The gut microbiota contributes to the protein nutrition of humans and other animals. This study will use the model insect Drosophila melanogaster to determine how hosts interact physiologically and genetically with their gut microbes to maximize protein nutrition as well as overall health and fitness. The basis of this proposal is that the nutritional physiology and symbiosis of animals are interdependent, such that animal protein nutrition can only be understood fully when considered as a symbiotic system. Furthermore, this symbiotic system is highly dynamic: perturbation to the microbiota or diet can have major impact on the protein nutrition, acting through interactions between host nutritional physiology and the composition/function of the microbiota, with profound impacts on the health of the host. Drosophila is particularly amenable to this study because it is highly homologous to humans in its nutritional requirements, but has the experimental advantage of possessing a simple gut microbiota that can be manipulated easily. Drosophila can also be reared on a variety of experimental diets, allowing tests for the effect of diet composition, mimicking dietary behavioral modification in humans. The proposed study will measure the physiological consequences of dietary and symbiotic manipulation on Drosophila on protein nutrition and overall health and fitness. It will test the hypothesis that host genetic variation in the assimilation and allocation of protein precursors underlies variation in dependence on symbiotic associations for maximal health, and will use genomic resources and systems analyses to define the expression networks that underpin symbioses with different impacts on host protein nutrition. This research will achieve the first understanding of the mechanisms underlying natural variation in the significance of the gut symbiosis to host protein nutrition, with direct relevance to understanding human dietary and nutritional conditions and their impacts on health.

Public Health Relevance

Symbiotic bacteria in the gut play an important role in protein nutrition, and therefore to the overall health and fitness of humans and other animal hosts. The proposed study will investigate the physiological mechanisms by which gut microbes impact host protein metabolism, will quantify host genetic variation for interactions with gut microbes, and will construct a synthetic gene expression network to describe the symbiotic system. The work will contribute to understanding the dietary and genetic factors underpinning clinical metabolic and nutritional conditions, and the impacts of gut symbiosis on health.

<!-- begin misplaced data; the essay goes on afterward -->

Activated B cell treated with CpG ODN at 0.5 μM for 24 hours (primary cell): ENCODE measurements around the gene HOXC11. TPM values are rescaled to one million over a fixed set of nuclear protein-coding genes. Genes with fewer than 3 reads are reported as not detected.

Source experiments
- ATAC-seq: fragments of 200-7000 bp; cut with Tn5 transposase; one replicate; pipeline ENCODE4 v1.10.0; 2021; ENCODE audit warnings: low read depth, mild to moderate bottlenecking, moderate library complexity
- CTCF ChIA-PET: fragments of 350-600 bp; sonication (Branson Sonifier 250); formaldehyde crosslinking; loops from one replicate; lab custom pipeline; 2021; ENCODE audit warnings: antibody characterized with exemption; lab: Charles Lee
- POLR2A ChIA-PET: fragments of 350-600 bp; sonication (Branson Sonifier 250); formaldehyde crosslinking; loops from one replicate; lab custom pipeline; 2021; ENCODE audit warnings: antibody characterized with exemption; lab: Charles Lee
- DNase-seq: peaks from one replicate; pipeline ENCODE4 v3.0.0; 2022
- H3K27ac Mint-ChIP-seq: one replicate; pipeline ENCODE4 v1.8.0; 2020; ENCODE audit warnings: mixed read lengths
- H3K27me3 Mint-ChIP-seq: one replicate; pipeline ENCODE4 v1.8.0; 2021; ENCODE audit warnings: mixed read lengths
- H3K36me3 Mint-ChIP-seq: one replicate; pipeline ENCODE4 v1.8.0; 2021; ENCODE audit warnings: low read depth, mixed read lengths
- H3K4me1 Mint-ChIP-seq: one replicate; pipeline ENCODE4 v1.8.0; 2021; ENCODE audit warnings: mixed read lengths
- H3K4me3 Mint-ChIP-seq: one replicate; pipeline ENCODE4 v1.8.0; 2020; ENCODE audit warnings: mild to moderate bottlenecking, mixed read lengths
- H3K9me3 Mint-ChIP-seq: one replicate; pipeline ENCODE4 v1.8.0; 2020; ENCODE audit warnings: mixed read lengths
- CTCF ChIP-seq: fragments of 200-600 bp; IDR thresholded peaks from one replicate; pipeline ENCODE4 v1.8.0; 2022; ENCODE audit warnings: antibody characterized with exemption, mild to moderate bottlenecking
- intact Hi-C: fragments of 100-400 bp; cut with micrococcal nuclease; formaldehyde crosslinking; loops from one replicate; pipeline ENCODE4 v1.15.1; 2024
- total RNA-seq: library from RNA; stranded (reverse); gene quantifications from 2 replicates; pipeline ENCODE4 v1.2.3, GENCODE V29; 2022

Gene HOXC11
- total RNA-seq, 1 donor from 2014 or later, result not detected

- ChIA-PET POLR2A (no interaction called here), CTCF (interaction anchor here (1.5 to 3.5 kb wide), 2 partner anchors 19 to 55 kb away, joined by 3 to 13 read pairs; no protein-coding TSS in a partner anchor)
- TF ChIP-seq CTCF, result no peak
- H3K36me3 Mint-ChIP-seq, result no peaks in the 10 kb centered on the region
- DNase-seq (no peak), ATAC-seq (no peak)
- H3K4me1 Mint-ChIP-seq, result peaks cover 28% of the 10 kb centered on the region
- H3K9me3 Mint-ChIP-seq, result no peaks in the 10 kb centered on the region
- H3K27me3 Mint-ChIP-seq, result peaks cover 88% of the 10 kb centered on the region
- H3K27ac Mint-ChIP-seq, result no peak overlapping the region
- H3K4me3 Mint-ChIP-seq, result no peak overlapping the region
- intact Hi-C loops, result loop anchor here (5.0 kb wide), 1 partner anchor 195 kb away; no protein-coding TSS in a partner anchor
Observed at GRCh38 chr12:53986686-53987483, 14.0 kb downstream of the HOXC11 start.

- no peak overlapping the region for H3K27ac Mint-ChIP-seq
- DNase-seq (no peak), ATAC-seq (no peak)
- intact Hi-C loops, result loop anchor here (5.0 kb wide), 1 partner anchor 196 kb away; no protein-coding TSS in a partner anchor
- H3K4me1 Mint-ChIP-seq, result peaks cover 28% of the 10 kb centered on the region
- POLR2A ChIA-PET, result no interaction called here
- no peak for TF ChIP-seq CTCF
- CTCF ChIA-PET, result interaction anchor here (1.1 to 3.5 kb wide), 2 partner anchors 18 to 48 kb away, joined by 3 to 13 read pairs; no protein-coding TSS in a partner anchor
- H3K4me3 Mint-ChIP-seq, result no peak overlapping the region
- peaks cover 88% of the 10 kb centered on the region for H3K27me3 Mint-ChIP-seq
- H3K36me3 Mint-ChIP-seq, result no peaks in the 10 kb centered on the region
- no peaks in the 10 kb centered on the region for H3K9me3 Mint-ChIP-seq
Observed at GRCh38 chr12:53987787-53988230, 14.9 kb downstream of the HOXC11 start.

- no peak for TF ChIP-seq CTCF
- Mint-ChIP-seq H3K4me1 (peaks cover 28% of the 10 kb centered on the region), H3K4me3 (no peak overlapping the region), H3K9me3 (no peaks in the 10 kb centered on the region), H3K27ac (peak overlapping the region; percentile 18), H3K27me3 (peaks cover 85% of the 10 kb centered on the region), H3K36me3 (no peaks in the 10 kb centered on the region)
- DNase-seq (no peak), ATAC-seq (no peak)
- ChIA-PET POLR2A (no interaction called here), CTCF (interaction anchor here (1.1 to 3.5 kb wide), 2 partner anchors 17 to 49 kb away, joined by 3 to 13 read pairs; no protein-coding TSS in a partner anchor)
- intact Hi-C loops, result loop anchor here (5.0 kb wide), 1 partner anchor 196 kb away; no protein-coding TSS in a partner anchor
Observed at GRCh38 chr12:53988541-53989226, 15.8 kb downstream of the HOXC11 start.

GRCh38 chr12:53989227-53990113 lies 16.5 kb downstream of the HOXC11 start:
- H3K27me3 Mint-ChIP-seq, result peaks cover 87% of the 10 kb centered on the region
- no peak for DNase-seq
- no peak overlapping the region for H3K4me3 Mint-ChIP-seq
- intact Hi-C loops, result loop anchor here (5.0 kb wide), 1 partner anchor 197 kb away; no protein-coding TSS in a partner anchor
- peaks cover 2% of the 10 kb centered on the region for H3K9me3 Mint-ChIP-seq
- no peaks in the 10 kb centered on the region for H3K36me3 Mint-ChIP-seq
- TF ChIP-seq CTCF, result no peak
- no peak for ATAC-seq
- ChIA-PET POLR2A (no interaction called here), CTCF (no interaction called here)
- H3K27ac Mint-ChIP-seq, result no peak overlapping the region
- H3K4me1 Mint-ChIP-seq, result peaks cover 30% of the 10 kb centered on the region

Agency
National Institute of Health (NIH)
Institute
National Institute of General Medical Sciences (NIGMS)
Type
Research Project (R01)
Project #
5R01GM095372-03
Application #
8400889
Study Section
Special Emphasis Panel (ZGM1-GDB-2 (MC))
Program Officer
Sledjeski, Darren D
Project Start
2011-01-01
Project End
2014-12-31
Budget Start
2013-01-01
Budget End
2013-12-31
Support Year
3
Fiscal Year
2013
Total Cost
$353,674
Indirect Cost
$124,016
Name
Cornell University
Department
Zoology
Type
Schools of Earth Sciences/Natur
DUNS #
872612445
City
Ithaca
State
NY
Country
United States
Zip Code
14850
Dobson, Adam J; Chaston, John M; Douglas, Angela E (2016) The Drosophila transcriptional network is structured by microbiota. BMC Genomics 17:975
Chaston, John M; Dobson, Adam J; Newell, Peter D et al. (2015) Host Genetic Control of the Microbiota Mediates the Drosophila Nutritional Phenotype. Appl Environ Microbiol 82:671-9
Huang, Jia-Hsin; Jing, Xiangfeng; Douglas, Angela E (2015) The multi-tasking gut epithelium of insects. Insect Biochem Mol Biol 67:15-20
Douglas, Angela E (2015) Multiorganismal insects: diversity and function of resident microorganisms. Annu Rev Entomol 60:17-34
Dobson, Adam J; Chaston, John M; Newell, Peter D et al. (2015) Host genetic determinants of microbiota-dependent nutrition revealed by genome-wide analysis of Drosophila melanogaster. Nat Commun 6:6312
Wong, Adam C-N; Luo, Yuan; Jing, Xiangfeng et al. (2015) The Host as the Driver of the Microbiota in the Gut and External Environment of Drosophila melanogaster. Appl Environ Microbiol 81:6232-40
Sams, Aaron J; Hawks, John; Keinan, Alon (2015) The utility of ancient human DNA for improving allele age estimates, with implications for demographic models and tests of natural selection. J Hum Evol 79:64-72
Huang, Jia-Hsin; Douglas, Angela E (2015) Consumption of dietary sugar by gut bacteria determines Drosophila lipid content. Biol Lett 11:20150469
Douglas, Angela E (2014) The molecular basis of bacterial-insect symbiosis. J Mol Biol 426:3830-7
Douglas, Angela E (2014) Symbiosis as a general principle in eukaryotic evolution. Cold Spring Harb Perspect Biol 6:

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